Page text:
advertisement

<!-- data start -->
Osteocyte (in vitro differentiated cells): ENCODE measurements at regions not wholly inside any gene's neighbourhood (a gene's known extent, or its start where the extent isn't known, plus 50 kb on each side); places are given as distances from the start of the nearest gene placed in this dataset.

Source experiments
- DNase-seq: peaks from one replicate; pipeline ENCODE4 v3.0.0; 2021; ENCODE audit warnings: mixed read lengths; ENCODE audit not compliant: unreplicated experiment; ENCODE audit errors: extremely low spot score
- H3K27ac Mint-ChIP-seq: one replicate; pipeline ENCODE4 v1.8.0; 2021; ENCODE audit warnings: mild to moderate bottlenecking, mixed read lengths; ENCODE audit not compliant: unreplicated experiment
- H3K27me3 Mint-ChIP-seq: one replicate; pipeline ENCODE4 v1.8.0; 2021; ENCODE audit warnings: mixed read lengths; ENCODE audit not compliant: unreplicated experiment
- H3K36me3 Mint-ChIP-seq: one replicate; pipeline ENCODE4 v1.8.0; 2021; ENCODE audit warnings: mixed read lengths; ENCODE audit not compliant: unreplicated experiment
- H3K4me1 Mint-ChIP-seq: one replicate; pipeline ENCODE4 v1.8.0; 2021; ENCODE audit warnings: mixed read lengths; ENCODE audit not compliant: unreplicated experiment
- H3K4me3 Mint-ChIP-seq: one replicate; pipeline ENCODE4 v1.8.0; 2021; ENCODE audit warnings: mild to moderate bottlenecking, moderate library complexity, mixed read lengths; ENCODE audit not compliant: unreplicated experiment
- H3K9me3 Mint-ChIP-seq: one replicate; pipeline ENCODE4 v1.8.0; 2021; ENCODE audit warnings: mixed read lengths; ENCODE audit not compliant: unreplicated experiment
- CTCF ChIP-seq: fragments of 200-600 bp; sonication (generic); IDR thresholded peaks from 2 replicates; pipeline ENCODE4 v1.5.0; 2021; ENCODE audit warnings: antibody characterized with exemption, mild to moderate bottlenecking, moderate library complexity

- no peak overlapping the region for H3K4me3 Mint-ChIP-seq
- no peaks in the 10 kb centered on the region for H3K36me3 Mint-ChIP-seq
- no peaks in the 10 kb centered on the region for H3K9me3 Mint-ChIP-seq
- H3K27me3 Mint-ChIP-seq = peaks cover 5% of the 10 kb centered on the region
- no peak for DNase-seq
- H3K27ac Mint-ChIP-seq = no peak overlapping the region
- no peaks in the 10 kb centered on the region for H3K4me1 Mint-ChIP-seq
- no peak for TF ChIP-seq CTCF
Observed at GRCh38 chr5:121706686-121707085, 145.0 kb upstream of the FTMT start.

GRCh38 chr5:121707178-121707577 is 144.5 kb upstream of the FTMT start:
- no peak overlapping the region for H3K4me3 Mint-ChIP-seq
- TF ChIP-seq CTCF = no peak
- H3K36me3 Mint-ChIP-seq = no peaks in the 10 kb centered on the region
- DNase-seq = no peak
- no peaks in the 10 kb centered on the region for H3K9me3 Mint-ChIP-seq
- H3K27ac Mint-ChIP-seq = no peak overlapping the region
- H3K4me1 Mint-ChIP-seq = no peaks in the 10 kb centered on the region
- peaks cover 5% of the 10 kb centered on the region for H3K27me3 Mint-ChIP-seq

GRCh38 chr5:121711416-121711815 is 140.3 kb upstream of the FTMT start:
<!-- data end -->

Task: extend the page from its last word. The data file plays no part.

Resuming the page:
IEEE TRANSACTIONS ON EDUCATION, VOL. 48, NO. 3, AUGUST 2005 559 On the Estimation of Frequency Response in Amplifiers Using Miller’s Theorem B. Mazhari Abstract—Conventional application of Miller’s theorem in amplifiers often leaves a student with an erroneous impression that the approximation provides an incorrect estimate for the nondominant pole. The present paper clarifies that not only can a reasonable estimate for both dominant and nondominant poles be obtained through Miller’s theorem but additional insight is offered into pole splitting, not afforded by conventional analysis. Index Terms—Amplifiers, Miller effect, poles and zeros, transfer function. I. INTRODUCTION A course on analog circuits is an essential part of almost all electrical engineering curricula. Besides imparting knowledge on an important subject, a course on analog circuits provides an excellent opportunity to teach important aspects of engineering design. In a senior-level or an introductory graduate course on analog circuits, design and analysis of amplifiers constitutes a large fraction of a syllabus. In the treatment of amplifiers, analysis of frequency response of amplifiers, such as a common emitter bipolar junction transistor (BJT) amplifier or a common source field-effect transistor (FET) amplifier, is complicated by the presence of a feedback capacitor between input and output ports. Similarly, estimation of poles and zeros becomes relatively more difficult in multistage amplifiers when a compensation capacitor is deliberately added between input and output ports so as to improve the stability of the overall amplifier [1]–[8]. In such situations, analysis of frequency response is made easier by the application of Miller’s theorem, which essentially results in decoupling of input and output ports. As a result, one can separately determine the input and output constants and thereby obtain an estimate of the frequency response. Although a fairly good estimate for the dominant pole arising out of the input time constant can be obtained through Miller’s theorem, the estimate for the nondominant pole turns out to be grossly incorrect [4], [9], [10]. This apparent “error” is often overlooked in the analysis of single-stage amplifiers in which the nondominant pole plays a relatively less important role. However, in compensation of multistage amplifiers, the exact location of this pole must be known. In most textbooks, an estimate for this pole is obtained through an analysis of the overall transfer function [2]–[8]. In this paper, the author shows that a good estimate for the nondominant pole can also be obtained through Miller’s theorem, and the errors involved in a conventional application of Miller’s theorem are clarified. Manuscript received March 27, 2004; revised June 3, 2005. The author is with the Department of Electrical Engineering, Indian Institute of Technology, Kanpur 208016, India (e-mail: [email protected]). Digital Object Identifier 10.1109/TE.2005.853070 Fig. 1. (a) Two-stage amplifier with a compensation capacitor C ; (b) smallsignal equivalent circuit of the amplifier. Fig. 2. Small-signal equivalent circuit of the amplifier following application of Miller’s theorem. C =C (1 A ) and C =C (1 1=A ). 2 0 2 0 II. NONDOMINANT POLE UNDER MILLER’S THEOREM Consider a two-stage amplifier shown in Fig. 1(a) with a comconnected across the second stage to impensation capacitor prove the overall stability of the amplifier. The equivalent circuit for the amplifier with Miller’s compensation is shown in Fig. 1(b) in which each stage is a FET amplifier with infinite input and , and and impedance. The output resistances are are the output capacitances for amplifiers 1 and 2, respectively. The transconductance of the first and second amplifier stages and , respectively. An analysis of the transfer funcare tion of the circuit shown in Fig. 1(b) reveals that there are two poles and one zero given by the following expressions [8]: (1) (2) (3) Application of Miller’s theorem to the circuit shown in Fig. 1(b) yields the simplified circuit shown in Fig. 2. The analysis of input and output circuits yields the following expressions for their transfer functions: 0018-9359/$20.00 © 2005 IEEE (4) 560 IEEE TRANSACTIONS ON EDUCATION, VOL. 48, NO. 3, AUGUST 2005 TABLE I COMPARISON OF VALUES OF POLES AND ZEROS OBTAINED THROUGH EXACT ANALYSIS OF THE TRANSFER FUNCTION AND THROUGH THE CONVENTIONAL METHOD USING MILLER’S APPROXIMATION. RESULTS SHOWN ARE FOR THE FOLLOWING PARAMETERS FOR THE CIRCUIT SHOWN IN FIG. 1: R = R = 10 ; C = 1 pF; C = 0.5 pF; C = 0.1 pF; AND g = g = 100 A=V (5) (6) TABLE II VALUES OF POLES AND ZEROS IN THE TRANSFER FUNCTION OF THE FIRST AND SECOND AMPLIFIER STAGES OBTAINED THROUGH (8) AND (14) AND (15). RESULTS SHOWN ARE FOR CIRCUIT PARAMETERS IDENTICAL TO THAT DESCRIBED IN TABLE I (7) Substitution of the low-frequency gain expression of in (6)–(7) shows that and are independent of “ ” and thus can be interpreted as poles associated with input and output circuits, respectively. Table I shows a comparison of these poles with those obtained through exact analysis of the agrees well with the dominant transfer function. Although lies at a frequency pole predicted by exact analysis, pole that is lower than by almost an order of magnitude. The close agreement between and on one hand and the large differcan easily lead to an impression that ence between and analysis using Miller’s theorem works well at the input stage but gives incorrect results for the output stage. However, this conobtained from Miller’s analysis clusion is not true, and pole is indeed present in the transfer function of the output stage. A complete analysis gives the following expression for the transfer function of the output stage: more accurate expression for transfer function of the first gain stage to be written, as follows: (10) (11) (12) Using dominant pole approximation [8], the denominator of (10) can be expressed as (13) (8) Equation (13) along with (10)–(12) can be used to obtain an and , as follows: estimate for poles A comparison of (8) with (5) shows that the only error that results from use of Miller’s theorem at the output stage is that is neglected in the approximation. The reason for a zero the apparent “discrepancy” between results obtained from the application of Miller’s theorem and exact analysis is that frequency-dependent characteristics of the gain associated with the output stage is neglected during evaluation of transfer func, the fretion of the first stage. If instead of quency-dependent gain expression given by (5) with is substituted in (6), one obtains a more ac, as follows: curate expression for (14) (9) can no longer be interpreted as a pole since However, it is a function of frequency. Substitution of (9) in (4) allows a (15) The complete transfer function of the first stage can now be expressed as (16) Equation (16) shows that a more accurate application of Miller’s theorem predicts the presence of one additional pole ( ) and ) in the transfer function of the first gain stage bea zero ( sides the dominant pole predicted by conventional analysis. Table II summarizes the values of poles and zeros in the transfer function of first and second stages. A comparison with values lies at a frequency shown in Table I shows that the new pole MAZHARI: FREQUENCY RESPONSE IN AMPLIFIERS USING MILLER’S THEOREM 561 . nected in parallel to a resistor of value Since this resistor value is often much smaller than resistor , the input stage can be effectively modeled as this resistor con, thereby giving rise to nected in parallel to capacitor the expression (15) for nondominant pole. The only source of error in analysis using Miller’s approximation described previously arises from the neglect of a zero in the transfer function of the second amplifier stage (or the output circuit in single amplifier stages). If (8) is used instead of (5) in obtaining (15), one matches with pole , obtained through analfinds that pole ysis of the complete transfer function. III. CONCLUSION Fig. 3. Gain of the first stage (A ), second stage (A ), and overall amplifier (A ) as a function of frequency. The results were obtained through simulation of the circuit shown in Fig. 1(b) for the following parameters: R = R = 10 ; C = 1 pF; C = 0.5 pF; C = 0.1 pF; and g = g = 100 A=V. close to the nondominant pole , estimated through exact analysis of the transfer function. Furthermore, the zero in the transfer function of the first stage lies at the same frequency as pole in the transfer function of the second stage, resulting in a mutual cancellation of their effect on the overall transfer function. The poles and zeros in the transfer function of the first and second stages can also be clearly seen in Fig. 3 which shows the variation of gain with frequency for the first and second amplifier stages and also shows the frequency response of the overall amplifier obtained through simulation of the circuit shown in Fig. 1(b). The transfer function of the first stage has two poles and a zero; the latter matches with the pole in the transfer function of the second stage. As a result, the overall transfer funcand and a zero at tion reveals presence of only poles higher frequencies. The physical reason for pole–zero cancellation is that when the gain of the second stage begins to reduce , the effective capacitance with frequency because of pole seen by the first stage also begins to reduce. This because of reduction stops the 20-dB/decade decrease in gain of the first stage and makes it constant. As a result, the overall gain is unaffected and continues to roll off at 20 dB/decade only as seen in Fig. 3. The nondominant pole can also be understood in terms ) because of the compensation of the effective impedance ( capacitor seen by the first stage, as follows: (17) At frequencies much higher than duces to To summarize, an estimate for both dominant and nondominant poles in an amplifier’s transfer function can be correctly obtained from application of Miller’s theorem, provided that the expression used for voltage gain in obtaining Miller’s capacitance includes frequency response of the gain as well. Conventional use of Miller’s theorem does not commit an error by incorrectly predicting the value of pole in the transfer function of the second stage, but rather commits an error of omission by failing to predict a zero at the exact location of this pole and an additional nondominant pole in the transfer function of the input stage. The analysis using Miller’s theorem provides the insight that a process of pole–zero cancellation is involved in the well known pole-splitting effect of compensation capacitor. REFERENCES [1] J. Millman and A. Grabel, Microelectronics. New York: McGraw-Hill, 1987. [2] P. R. Gray, P. J. Hurst, S. H. Lewis, and R. G. Meyer, Analysis and Design of Analog Integrated Circuits, 4th ed, Singapore: Wiley, 2001. [3] R. T. Howe and C. G. Sodini, Microelectronics—An Integrated Approach. Englewood Cliffs, NJ: Prentice-Hall, 1997. [4] M. N. Horenstein, Microelectronic Circuits and Devices, 2nd ed. Englewood Cliffs, NJ: Prentice-Hall, 1996. [5] A. S. Sedra and K. C. Smith, Microelectronic Circuits, 4th ed. New York: Oxford, 1997. [6] P. E. Allen and D. R. Holberg, CMOS Analog Circuit Design. New York: Oxford, 2002. [7] R. J. Baker, H. W. Li, and D. E. Boyce, CMOS Circuit Design, Layout, and Simulation. New York: Wiley-IEEE Press, 1997. [8] D. A. Johns and K. Martin, Analog Integrated Circuit Design. New York: Wiley, 2002. [9] A. Filipkowski, “Poles and zeros in transistor amplifiers introduced by Miller effect,” IEEE Trans. Educ., vol. 31, no. 4, pp. 349–351, Nov. 1999. [10] W. H. Ki, L. Der, and S. Lam, “Re-examination of pole splitting of a generic single stage amplifier,” IEEE Trans. Circuits Syst., vol. 44, no. 1, pp. 70–74, Jan. 1997. , the above expression re- (18) Equation (18) shows that at high frequencies, the compensacontion capacitor appears to the input stage as a capacitor B. Mazhari received the B.Tech. degree in electronics and electrical communication engineering from the Indian Institute of Technology (IIT) Kharagpur, Kanpur, India, in 1987 and the Ph.D. degree in electrical engineering from the University of Illinois at Urbana Champaign in 1993. He is currently an Associate Professor with the Department of Electrical Engineering, IIT. His research interests include semiconductor device modeling, analog circuit design, and organic electronics.